‘Domestic extremists’: Police face legal action after spying on journalists for years
Following revelations from freelance photojournalist Jason Parkinson, who gained access to his files through a public records request, the group of six journalists have begun a challenge to legally expose what they are calling a “persistent pattern” of journalists being assaulted, monitored and searched.
“Domestic extremism” became a common term used by police in 2009 when they attempted to quell supposedly criminal activities at peaceful protests.
There is no technical or legal definition of the term, but police continue to operate under its auspices claiming domestic extremists are individuals or groups “that carry out criminal acts of direct action in furtherance of a campaign.”
In January 2014, freelance video journalist Jason Parkinson received 12 pages of documentation, covering nine years of his life. Parkinson says the police intelligence logs which protests he covered, whom he spoke to, and even what he wore.
“Police officers we'd never even met before knew our names and seemed to know a hell of a lot about us,” he said.
The lawsuit is being filed by the National Union of Journalists (NUJ) against both the Metropolitan Police and the Home Office.
Another journalist affected by police surveillance is Times reporter Jules Mattsson. His police records note that he is “always looking for a story.”
Mattsson said police had transferred his personal details, as well as his childhood and family members’ medical history, onto the “domestic extremist” database after he was a victim of a crime.
He said, “No one could possibly defend this.”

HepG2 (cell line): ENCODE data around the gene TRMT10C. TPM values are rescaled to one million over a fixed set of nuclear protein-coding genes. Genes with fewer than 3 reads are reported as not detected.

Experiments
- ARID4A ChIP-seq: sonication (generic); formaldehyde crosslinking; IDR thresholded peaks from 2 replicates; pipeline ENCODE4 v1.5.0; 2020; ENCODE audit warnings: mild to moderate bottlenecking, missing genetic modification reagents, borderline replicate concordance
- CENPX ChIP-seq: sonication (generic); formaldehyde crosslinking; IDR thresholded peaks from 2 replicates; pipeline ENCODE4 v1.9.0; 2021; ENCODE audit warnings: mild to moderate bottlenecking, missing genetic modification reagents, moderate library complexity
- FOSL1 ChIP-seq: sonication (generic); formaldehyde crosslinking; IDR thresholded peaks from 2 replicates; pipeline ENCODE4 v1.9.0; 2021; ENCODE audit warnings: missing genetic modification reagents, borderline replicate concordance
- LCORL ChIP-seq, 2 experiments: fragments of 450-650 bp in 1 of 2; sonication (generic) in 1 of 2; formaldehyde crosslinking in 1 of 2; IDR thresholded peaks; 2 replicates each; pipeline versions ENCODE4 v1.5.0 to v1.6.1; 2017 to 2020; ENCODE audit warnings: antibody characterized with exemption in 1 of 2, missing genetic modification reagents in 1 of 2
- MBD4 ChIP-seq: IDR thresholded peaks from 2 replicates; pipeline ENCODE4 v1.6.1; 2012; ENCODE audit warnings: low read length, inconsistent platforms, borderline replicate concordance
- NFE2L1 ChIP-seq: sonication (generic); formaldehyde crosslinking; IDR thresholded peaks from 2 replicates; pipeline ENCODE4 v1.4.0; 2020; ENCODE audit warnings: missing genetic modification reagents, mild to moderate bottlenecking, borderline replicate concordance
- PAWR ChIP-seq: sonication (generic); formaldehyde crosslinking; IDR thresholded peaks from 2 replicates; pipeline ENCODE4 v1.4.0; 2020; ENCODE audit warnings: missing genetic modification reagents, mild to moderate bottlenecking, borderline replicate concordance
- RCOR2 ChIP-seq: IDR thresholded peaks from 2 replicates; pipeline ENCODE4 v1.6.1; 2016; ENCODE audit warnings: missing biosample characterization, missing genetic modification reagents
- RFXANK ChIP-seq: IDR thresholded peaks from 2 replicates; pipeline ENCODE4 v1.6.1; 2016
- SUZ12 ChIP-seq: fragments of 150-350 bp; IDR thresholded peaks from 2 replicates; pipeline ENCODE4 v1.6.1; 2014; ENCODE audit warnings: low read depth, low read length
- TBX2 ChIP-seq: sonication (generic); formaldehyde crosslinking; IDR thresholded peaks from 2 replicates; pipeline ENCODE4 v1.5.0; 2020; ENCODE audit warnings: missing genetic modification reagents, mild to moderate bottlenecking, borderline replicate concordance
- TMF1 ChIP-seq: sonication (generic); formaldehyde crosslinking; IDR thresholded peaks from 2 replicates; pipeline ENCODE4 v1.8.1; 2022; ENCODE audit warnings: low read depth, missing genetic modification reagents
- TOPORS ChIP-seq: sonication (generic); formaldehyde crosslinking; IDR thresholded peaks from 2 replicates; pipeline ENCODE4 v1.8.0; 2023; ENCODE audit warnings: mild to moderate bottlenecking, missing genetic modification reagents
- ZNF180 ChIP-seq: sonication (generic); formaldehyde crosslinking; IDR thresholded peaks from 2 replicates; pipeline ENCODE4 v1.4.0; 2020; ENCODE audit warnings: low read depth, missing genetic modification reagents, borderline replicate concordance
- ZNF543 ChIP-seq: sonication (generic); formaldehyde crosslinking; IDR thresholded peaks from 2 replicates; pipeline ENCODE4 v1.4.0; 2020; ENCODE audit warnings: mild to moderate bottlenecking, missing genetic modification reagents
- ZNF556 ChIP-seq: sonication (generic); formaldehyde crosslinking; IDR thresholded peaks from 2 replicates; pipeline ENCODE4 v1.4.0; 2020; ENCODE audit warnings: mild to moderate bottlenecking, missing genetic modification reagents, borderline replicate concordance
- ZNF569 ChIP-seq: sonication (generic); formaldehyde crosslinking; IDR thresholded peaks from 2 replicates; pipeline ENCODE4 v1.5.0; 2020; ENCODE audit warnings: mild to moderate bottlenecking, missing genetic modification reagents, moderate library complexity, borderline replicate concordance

Five of the six journalists pressing charges have already been successful in previous cases, having been awarded damages or compensation for being assaulted or unreasonably searched by police while working.
The group are seeking to have the files, released through the Data Protection Act, destroyed after complaints that many on the database do not have a criminal record.
In some individual reports, there are over 130 separate entries of journalists being monitored and recorded.
“This is another extremely worrying example of the police monitoring journalists who are undertaking their proper duties,” said Paul Lashmar, head of journalism at Brunel University.
In October, a Freedom of Information (FoI) request found police have more than 2,000 references to journalists and photographers in their files.
Commissioner of the Metropolitan Police Bernard Hogan-Howe told MPs last week his officers did not “routinely collect” information on journalists and their sources.
He claimed that the police would only investigate individuals if they were either victims or suspects.
His announcement followed an amendment to the Crime Bill on October 23, which means police can now no longer follow journalists’ phone records to reveal their sources without permission from a judge.
Michelle Stanistreet, NUJ General Secretary, condemned the police surveillance practice.
“There is no justification for treating journalists as criminals or enemies of the state,” she said.